A part of the yacht frequently overlooked by production manufacturers hunting for maximum living space. With electric chart plotter navigation and laptop computers, there is an element of logic here, but for any yacht preparing to cross an ocean, a very simple set of questions should be asked. Do you have space to plot a course on a paper chart? Can you monitor your position on a chart quickly and without interrupting crew who may be off watch? Can you readily access the VHF and DSC? Can you place yourself securely whilst carrying out any of these functions whilst in a rolling or crashing ocean? A chart table large enough to take a folded Admiralty chart with a dedicated chart seat is of course ideal, but this may cause compromises elsewhere with which you may be less happy to live with.
Forward facing chart table as found on an Italia Yachts 10.98
Unfortunately, we are yet to find a Michelin-starred restaurant mid-Atlantic, and on the basis that an army marches on its stomach, the production of food will become the hub of any yacht during an ocean passage. Nothing lifts spirits mid-watch like freshly baked bread or brownies, and no 3am watch can function without a fresh cup of coffee or tea. A good working galley that can be operated in any sea condition is therefore vital to prevent mutiny or worse. Aspects to look carefully at are the ability to pass food and drinks from the galley to the cockpit, and how the nominated head chef can work safely and securely around the space. Galleys will normally either be ‘L’ , ‘U’ shaped or linear, running along the opposite side to the saloon, or in the walkthrough to the aft cabin (in the case of a centre cockpit yacht).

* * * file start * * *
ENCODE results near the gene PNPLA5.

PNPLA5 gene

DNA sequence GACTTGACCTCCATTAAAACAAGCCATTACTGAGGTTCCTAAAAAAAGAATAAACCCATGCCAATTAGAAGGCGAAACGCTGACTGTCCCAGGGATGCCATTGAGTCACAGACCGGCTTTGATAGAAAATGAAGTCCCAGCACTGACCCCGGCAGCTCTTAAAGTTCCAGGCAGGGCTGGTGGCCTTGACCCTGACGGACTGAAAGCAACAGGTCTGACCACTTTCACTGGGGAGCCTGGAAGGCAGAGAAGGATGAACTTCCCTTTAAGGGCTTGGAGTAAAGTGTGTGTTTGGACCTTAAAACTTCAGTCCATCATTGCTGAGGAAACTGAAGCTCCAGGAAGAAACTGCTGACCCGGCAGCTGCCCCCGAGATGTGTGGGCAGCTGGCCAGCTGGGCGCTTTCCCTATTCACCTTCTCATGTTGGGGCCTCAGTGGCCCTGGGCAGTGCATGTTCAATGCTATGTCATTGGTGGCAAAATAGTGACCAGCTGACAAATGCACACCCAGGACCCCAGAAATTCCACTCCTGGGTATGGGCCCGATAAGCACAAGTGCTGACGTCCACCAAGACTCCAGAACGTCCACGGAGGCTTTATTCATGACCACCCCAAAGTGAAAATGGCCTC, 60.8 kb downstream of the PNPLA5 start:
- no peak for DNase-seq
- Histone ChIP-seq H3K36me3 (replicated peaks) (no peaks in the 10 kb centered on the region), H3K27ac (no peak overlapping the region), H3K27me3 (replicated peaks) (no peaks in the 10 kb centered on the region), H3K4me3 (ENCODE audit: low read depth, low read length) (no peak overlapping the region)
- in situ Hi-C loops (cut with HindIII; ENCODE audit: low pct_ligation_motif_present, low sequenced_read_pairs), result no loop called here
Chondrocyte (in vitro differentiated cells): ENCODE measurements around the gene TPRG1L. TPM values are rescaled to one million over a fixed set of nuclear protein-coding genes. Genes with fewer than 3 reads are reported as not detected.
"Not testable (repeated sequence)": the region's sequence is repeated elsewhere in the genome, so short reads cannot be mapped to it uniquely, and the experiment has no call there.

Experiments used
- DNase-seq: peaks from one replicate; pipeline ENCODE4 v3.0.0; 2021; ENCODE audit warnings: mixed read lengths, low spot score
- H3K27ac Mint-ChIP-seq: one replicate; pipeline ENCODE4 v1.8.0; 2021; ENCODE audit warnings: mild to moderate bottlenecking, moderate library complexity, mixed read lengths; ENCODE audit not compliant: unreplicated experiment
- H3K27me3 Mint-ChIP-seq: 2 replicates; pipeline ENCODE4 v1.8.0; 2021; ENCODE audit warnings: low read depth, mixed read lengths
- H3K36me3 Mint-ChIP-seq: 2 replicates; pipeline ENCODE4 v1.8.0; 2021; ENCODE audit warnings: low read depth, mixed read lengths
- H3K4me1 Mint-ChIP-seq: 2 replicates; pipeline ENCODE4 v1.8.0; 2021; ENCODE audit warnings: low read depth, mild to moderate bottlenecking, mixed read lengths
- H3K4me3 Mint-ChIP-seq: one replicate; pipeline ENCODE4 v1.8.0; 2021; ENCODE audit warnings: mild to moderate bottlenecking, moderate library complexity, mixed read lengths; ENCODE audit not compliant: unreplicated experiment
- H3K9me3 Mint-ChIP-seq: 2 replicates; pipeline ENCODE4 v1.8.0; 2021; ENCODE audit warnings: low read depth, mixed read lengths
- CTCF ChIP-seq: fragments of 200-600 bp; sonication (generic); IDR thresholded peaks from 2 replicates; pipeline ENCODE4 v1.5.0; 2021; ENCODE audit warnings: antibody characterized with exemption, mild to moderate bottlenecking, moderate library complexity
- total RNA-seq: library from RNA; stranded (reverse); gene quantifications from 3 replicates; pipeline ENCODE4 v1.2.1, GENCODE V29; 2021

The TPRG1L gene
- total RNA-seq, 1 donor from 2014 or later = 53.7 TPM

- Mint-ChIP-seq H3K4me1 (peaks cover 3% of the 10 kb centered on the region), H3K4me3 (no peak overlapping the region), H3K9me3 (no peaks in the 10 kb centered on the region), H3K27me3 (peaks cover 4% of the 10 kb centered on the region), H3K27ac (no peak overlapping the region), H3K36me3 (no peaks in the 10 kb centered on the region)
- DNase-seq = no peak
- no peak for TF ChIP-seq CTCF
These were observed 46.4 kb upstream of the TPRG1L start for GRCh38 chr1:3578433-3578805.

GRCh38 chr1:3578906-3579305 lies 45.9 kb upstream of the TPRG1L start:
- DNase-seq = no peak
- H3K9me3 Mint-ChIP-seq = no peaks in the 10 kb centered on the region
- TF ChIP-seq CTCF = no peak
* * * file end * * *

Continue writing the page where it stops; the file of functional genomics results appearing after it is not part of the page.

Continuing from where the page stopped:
U-shaped galley as found on an Italia Yachts 15.98
A feature often found on yachts over 50ft is the creation of crew accommodation in the extreme bow are of the yacht. Forgoing a large bow locker and inserting a couple of bunks and perhaps an additional head offers a great deal of versatility to the layout as the area can still be used as a locker. If there is a door access through the main accommodation, consideration should be given as to whether this is a watertight fitting.
Layout plan showing crew accommodation forward on an Italia Yachts 15.98
Many manufacturers will engineer watertight ‘collision’ bulkheads in to their designs. These are usually found ahead of the forward cabin and behind the aft cabin, although some manfacturers will add a further watertight bulkhead in the main bulkhead position close to the mast. In these instances, a watertight door (opening out forward) will be fitted.